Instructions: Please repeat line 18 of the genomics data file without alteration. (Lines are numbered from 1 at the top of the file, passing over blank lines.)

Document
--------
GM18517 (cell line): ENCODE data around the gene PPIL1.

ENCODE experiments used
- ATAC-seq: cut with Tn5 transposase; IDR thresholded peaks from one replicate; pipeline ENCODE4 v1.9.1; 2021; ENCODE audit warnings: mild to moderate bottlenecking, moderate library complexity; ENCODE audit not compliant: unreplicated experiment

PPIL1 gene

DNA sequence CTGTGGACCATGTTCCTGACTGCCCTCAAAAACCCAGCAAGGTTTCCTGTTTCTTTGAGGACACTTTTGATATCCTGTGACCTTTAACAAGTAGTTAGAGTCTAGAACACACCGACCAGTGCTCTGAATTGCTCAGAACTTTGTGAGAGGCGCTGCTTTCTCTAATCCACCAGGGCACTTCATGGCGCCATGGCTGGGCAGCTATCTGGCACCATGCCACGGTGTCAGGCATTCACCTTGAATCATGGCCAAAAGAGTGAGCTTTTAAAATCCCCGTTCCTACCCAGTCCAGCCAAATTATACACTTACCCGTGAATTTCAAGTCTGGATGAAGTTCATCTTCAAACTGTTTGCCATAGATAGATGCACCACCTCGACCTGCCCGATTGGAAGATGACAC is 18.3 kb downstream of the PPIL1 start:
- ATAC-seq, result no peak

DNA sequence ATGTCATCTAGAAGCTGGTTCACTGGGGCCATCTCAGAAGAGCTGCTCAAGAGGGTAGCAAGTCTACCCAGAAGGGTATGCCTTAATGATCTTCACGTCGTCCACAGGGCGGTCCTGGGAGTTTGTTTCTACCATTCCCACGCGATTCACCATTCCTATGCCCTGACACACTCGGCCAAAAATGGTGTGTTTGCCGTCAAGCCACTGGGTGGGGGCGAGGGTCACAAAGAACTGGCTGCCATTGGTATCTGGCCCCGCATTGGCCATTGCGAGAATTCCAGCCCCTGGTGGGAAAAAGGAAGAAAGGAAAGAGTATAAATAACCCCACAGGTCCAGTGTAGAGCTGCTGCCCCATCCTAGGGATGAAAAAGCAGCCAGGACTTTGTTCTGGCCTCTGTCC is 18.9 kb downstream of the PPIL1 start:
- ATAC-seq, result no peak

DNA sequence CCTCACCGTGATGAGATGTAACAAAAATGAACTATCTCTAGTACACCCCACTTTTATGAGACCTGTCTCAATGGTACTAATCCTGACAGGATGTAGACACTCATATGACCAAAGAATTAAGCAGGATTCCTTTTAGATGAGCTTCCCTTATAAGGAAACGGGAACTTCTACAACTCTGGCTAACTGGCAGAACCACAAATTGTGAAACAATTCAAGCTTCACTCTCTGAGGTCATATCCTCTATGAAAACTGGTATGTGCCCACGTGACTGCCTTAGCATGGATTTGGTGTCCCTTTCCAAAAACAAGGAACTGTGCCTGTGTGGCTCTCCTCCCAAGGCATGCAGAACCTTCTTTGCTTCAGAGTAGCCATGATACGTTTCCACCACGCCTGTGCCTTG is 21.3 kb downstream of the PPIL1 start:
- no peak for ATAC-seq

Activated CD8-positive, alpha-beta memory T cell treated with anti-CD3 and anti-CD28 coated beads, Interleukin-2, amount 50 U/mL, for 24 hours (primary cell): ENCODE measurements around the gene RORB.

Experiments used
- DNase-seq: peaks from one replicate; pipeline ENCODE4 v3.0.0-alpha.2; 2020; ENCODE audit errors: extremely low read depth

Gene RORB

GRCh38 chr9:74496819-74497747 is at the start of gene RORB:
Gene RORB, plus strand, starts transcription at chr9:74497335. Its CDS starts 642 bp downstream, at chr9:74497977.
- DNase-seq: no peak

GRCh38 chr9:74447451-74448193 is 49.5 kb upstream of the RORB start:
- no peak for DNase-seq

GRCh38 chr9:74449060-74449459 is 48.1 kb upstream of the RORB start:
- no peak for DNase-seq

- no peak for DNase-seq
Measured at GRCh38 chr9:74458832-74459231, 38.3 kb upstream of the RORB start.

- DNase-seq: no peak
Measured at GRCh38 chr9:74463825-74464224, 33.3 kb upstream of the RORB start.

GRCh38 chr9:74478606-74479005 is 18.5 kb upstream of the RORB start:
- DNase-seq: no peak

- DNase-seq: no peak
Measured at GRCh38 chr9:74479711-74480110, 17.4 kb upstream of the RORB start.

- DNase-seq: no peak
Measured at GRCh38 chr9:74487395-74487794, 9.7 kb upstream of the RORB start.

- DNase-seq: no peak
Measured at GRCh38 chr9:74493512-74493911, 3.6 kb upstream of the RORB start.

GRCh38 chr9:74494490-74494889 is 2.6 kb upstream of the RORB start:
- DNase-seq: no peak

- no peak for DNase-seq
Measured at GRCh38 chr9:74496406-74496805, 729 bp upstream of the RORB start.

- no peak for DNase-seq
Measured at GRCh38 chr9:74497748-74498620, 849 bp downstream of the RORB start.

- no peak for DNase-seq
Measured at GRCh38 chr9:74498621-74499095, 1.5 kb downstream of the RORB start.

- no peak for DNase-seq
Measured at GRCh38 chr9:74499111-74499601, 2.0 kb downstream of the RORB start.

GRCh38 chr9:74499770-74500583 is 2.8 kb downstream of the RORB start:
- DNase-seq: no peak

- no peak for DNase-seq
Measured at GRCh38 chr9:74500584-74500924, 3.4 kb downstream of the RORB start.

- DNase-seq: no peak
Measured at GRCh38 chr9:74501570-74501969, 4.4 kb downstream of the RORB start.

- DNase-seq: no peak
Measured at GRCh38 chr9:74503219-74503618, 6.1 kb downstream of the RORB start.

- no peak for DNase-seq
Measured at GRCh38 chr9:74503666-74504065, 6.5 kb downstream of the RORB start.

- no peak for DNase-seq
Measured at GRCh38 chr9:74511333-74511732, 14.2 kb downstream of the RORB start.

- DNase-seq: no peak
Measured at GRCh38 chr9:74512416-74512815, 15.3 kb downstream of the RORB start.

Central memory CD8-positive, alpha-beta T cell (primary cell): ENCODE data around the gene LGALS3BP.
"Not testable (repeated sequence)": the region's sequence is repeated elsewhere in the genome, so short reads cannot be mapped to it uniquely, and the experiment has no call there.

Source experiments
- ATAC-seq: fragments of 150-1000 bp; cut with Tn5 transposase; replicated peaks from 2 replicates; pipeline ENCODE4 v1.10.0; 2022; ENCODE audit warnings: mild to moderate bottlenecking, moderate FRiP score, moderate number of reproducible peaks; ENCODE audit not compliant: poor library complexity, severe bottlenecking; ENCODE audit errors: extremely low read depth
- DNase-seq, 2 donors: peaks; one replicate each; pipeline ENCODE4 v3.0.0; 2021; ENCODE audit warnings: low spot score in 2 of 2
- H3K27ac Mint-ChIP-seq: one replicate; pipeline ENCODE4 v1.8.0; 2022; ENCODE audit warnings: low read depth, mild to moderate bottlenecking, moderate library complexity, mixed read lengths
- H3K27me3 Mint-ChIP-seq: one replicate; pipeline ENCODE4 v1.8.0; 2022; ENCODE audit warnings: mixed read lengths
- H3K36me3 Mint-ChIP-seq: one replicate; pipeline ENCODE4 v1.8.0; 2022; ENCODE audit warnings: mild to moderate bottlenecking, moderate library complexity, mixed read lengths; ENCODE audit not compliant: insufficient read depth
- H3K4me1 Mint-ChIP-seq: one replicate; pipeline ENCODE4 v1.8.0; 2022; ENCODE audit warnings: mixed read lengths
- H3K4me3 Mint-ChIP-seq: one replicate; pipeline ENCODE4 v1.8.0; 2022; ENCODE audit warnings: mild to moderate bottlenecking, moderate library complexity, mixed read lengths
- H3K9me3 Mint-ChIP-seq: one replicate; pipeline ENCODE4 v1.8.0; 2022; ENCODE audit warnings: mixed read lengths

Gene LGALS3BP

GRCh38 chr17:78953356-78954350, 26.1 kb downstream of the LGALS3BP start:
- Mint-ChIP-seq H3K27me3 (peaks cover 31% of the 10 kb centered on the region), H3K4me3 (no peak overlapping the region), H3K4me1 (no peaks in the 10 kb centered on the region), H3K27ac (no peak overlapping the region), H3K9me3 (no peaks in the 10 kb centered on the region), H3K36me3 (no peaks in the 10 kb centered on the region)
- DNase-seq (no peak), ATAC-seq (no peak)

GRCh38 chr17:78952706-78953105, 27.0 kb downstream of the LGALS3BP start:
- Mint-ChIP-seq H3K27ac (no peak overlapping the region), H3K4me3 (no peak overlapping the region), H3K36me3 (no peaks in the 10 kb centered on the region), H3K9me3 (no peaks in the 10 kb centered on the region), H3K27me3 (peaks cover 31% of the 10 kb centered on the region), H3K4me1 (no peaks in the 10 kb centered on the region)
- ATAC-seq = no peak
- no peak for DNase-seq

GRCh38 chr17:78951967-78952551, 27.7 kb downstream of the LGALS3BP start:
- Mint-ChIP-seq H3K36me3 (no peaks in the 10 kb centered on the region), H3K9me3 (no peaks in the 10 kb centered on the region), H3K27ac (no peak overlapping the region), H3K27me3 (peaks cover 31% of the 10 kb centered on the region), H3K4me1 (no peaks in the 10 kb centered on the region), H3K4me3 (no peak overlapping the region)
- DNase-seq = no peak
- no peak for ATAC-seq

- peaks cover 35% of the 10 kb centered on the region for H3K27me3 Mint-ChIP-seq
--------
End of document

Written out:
GRCh38 chr9:74447451-74448193 is 49.5 kb upstream of the RORB start: